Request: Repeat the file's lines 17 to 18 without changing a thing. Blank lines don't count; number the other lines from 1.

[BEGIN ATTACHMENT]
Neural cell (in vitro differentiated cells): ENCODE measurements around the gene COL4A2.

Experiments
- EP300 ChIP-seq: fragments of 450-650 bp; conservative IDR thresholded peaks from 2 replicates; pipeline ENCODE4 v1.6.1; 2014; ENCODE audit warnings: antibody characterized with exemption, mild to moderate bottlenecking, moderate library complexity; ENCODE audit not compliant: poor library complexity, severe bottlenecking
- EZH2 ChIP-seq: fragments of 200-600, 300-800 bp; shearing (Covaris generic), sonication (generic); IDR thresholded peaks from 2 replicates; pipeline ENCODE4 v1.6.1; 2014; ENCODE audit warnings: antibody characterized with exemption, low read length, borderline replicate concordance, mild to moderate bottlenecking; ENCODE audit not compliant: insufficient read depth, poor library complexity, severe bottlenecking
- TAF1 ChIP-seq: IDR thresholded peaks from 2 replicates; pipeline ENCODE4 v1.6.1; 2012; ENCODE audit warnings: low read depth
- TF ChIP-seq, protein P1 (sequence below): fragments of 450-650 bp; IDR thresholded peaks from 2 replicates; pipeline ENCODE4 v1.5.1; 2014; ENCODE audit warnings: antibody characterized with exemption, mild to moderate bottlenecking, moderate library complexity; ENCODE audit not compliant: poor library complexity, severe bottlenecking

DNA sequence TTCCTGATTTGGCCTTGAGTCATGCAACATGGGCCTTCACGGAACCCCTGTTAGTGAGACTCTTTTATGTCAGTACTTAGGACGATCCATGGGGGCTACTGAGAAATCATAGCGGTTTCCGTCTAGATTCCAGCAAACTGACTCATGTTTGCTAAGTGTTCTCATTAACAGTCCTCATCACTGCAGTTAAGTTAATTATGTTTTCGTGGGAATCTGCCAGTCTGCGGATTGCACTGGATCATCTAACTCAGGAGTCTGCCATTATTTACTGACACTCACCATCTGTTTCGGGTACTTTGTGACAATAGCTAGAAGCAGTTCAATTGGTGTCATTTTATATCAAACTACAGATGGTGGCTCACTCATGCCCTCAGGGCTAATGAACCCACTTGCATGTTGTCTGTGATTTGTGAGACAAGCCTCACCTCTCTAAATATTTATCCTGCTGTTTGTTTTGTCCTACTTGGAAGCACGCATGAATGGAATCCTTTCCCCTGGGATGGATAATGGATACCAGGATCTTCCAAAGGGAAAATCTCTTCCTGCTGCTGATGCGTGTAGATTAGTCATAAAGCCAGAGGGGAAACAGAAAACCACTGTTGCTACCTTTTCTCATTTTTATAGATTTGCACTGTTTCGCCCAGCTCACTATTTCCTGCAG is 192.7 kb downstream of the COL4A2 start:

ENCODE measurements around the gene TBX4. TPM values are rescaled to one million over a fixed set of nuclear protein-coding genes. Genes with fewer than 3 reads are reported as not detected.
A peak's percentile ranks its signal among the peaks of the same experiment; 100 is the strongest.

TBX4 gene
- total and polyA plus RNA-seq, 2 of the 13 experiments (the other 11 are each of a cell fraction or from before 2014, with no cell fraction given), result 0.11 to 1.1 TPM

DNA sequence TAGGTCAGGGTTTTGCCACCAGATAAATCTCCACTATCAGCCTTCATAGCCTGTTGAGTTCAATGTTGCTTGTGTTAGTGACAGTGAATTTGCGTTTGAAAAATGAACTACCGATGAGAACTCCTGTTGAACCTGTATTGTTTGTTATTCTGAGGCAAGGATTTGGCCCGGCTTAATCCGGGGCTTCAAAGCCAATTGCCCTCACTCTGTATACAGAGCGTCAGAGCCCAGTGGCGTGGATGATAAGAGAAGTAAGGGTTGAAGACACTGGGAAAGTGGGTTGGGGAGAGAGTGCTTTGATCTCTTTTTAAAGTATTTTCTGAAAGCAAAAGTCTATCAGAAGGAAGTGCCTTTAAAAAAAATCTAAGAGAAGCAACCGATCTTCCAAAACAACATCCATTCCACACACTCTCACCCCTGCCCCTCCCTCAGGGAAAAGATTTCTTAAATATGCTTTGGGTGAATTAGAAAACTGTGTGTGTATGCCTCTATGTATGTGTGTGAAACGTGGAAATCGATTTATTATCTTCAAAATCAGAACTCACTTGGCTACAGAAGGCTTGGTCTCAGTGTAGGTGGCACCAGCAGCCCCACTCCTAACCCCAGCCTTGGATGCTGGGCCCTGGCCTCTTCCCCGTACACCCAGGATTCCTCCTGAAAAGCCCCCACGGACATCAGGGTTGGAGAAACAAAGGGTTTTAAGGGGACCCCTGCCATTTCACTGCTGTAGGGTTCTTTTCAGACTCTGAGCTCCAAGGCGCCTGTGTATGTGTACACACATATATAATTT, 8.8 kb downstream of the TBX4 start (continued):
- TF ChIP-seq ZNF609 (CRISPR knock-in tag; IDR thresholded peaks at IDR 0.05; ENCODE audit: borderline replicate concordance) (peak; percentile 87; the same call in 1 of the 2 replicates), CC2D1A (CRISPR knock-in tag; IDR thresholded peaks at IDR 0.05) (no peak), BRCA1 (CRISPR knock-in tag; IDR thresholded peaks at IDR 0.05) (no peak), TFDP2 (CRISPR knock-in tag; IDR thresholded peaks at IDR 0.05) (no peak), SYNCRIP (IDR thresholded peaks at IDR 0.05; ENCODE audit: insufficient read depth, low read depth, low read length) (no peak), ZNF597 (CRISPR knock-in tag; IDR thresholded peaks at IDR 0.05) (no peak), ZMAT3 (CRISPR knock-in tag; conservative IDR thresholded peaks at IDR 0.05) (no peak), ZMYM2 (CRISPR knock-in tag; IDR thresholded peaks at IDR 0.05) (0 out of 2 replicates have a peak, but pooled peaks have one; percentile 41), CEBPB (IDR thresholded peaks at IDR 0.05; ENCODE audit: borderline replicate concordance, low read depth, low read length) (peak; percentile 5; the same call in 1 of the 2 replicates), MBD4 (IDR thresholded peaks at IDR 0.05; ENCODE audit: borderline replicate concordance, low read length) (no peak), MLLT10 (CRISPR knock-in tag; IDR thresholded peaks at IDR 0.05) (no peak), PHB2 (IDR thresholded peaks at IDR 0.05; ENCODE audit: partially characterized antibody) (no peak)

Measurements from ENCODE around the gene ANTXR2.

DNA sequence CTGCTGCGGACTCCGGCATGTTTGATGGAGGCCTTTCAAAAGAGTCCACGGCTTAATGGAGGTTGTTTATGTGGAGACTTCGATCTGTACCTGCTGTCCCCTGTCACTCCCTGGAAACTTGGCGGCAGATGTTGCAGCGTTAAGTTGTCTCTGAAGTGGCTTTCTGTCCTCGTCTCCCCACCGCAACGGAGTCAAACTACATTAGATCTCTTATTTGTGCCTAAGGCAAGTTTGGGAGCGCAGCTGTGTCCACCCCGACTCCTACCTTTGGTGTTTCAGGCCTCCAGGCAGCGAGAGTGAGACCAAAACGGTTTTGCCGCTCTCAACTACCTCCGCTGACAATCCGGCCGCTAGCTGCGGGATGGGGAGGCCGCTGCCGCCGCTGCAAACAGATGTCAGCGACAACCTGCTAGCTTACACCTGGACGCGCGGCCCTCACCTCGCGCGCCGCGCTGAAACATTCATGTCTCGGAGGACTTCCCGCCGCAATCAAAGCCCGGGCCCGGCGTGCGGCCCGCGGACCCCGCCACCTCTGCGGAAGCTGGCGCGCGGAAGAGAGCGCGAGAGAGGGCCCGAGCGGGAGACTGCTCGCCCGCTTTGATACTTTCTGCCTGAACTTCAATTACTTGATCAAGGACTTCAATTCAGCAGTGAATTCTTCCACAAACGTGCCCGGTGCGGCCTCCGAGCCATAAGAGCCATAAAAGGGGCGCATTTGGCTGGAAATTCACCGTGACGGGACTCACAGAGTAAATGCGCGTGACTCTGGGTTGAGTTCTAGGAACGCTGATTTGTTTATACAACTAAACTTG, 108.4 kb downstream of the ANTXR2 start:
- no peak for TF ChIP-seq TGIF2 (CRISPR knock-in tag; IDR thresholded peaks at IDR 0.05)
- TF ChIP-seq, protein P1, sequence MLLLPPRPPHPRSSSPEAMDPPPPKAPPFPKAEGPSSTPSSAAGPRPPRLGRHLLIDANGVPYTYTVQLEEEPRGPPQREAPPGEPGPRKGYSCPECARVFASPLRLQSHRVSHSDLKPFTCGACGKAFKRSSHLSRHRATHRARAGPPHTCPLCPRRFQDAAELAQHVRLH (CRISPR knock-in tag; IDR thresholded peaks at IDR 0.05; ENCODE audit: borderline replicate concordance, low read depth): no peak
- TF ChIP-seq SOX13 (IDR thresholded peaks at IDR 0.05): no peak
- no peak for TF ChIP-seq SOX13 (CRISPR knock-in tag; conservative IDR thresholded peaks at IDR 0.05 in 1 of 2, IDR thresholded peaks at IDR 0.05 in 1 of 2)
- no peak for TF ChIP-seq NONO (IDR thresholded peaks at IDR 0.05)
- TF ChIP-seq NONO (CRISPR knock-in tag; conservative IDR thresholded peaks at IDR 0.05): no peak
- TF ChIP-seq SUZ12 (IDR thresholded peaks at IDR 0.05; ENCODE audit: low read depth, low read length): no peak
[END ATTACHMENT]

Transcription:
- TF ChIP-seq, protein P1, sequence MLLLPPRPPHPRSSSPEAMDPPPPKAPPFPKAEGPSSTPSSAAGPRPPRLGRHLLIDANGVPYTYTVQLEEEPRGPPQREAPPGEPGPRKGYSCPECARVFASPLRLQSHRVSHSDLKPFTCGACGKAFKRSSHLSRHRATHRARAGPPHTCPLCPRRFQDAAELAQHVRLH (CRISPR knock-in tag; IDR thresholded peaks at IDR 0.05; ENCODE audit: borderline replicate concordance, low read depth): no peak
- TF ChIP-seq SOX13 (IDR thresholded peaks at IDR 0.05): no peak